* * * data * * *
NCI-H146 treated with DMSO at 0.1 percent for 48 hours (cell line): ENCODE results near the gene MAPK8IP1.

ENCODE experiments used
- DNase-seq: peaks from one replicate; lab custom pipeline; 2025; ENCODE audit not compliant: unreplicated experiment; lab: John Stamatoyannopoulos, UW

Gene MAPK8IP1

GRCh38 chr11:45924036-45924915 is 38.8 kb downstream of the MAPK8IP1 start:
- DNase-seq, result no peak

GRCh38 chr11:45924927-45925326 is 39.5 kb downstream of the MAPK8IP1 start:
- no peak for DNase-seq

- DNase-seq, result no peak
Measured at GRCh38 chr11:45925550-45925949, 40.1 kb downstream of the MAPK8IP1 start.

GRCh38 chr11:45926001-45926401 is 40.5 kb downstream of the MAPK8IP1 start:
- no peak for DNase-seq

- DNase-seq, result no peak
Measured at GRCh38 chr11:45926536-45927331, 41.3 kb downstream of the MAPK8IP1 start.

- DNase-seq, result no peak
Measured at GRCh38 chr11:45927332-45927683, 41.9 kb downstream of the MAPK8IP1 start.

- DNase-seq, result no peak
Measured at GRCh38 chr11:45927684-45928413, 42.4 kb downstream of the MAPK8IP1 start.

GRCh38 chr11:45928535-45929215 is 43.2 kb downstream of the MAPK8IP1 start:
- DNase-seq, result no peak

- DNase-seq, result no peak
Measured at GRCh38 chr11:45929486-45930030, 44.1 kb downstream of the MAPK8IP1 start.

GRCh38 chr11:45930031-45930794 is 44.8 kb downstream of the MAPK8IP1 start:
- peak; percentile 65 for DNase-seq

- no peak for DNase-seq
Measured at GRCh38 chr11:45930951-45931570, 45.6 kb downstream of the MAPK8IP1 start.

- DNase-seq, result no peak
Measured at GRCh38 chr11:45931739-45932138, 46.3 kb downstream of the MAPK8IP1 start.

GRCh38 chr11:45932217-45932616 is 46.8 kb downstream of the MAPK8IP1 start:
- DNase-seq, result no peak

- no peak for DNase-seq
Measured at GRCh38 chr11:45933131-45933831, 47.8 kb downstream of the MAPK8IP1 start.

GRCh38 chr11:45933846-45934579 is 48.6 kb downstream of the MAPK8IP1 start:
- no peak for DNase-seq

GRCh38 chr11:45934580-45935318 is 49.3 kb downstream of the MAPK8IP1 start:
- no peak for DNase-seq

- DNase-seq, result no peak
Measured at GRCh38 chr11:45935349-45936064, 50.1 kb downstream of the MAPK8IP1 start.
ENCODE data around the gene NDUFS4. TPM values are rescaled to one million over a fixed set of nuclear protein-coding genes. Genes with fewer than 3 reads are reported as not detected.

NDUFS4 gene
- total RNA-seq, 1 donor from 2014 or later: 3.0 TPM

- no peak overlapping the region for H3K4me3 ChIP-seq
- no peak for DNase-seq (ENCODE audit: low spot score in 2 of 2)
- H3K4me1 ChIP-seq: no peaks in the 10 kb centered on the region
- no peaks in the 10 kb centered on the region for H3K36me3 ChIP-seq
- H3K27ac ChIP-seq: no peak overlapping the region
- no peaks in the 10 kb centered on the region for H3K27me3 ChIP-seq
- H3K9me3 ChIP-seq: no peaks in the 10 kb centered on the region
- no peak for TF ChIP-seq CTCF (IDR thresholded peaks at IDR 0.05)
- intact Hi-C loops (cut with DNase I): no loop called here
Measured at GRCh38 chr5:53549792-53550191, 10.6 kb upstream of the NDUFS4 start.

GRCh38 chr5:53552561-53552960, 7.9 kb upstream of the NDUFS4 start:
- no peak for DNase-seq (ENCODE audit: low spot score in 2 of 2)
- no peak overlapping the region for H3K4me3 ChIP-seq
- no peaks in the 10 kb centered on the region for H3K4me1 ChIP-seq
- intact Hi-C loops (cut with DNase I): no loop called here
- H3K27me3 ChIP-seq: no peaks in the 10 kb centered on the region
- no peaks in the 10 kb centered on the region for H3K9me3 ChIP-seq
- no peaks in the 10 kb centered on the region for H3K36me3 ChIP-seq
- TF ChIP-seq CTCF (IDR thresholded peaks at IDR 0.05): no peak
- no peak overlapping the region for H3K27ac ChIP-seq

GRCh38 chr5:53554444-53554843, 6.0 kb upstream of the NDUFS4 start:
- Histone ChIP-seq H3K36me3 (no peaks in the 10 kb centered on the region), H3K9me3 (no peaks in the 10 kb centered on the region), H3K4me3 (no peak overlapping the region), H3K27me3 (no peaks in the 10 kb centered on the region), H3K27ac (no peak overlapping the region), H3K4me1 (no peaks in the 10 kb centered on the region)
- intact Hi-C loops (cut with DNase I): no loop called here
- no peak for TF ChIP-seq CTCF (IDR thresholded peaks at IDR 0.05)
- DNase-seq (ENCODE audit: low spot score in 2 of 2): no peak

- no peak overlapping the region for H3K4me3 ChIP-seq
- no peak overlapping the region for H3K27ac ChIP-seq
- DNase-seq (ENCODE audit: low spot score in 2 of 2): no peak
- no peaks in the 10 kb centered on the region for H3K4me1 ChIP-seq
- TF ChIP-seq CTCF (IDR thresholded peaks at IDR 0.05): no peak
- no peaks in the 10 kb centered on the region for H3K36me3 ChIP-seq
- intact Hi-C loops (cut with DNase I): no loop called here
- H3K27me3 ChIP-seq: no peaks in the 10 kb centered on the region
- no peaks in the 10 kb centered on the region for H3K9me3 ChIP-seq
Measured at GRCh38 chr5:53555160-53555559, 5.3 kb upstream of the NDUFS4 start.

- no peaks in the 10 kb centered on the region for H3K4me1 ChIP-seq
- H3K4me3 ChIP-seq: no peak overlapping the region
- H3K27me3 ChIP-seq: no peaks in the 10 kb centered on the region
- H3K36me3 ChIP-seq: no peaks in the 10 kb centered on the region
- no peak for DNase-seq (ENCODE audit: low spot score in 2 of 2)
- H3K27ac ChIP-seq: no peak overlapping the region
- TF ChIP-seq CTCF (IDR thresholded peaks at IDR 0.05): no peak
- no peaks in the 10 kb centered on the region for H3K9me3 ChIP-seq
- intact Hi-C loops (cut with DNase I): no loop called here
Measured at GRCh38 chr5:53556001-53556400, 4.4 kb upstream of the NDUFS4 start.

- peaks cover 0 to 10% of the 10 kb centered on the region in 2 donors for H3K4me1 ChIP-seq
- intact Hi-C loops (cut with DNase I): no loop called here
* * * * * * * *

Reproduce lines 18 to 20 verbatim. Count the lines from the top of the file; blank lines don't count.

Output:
Measured at GRCh38 chr11:45927684-45928413, 42.4 kb downstream of the MAPK8IP1 start.

GRCh38 chr11:45928535-45929215 is 43.2 kb downstream of the MAPK8IP1 start:
- DNase-seq, result no peak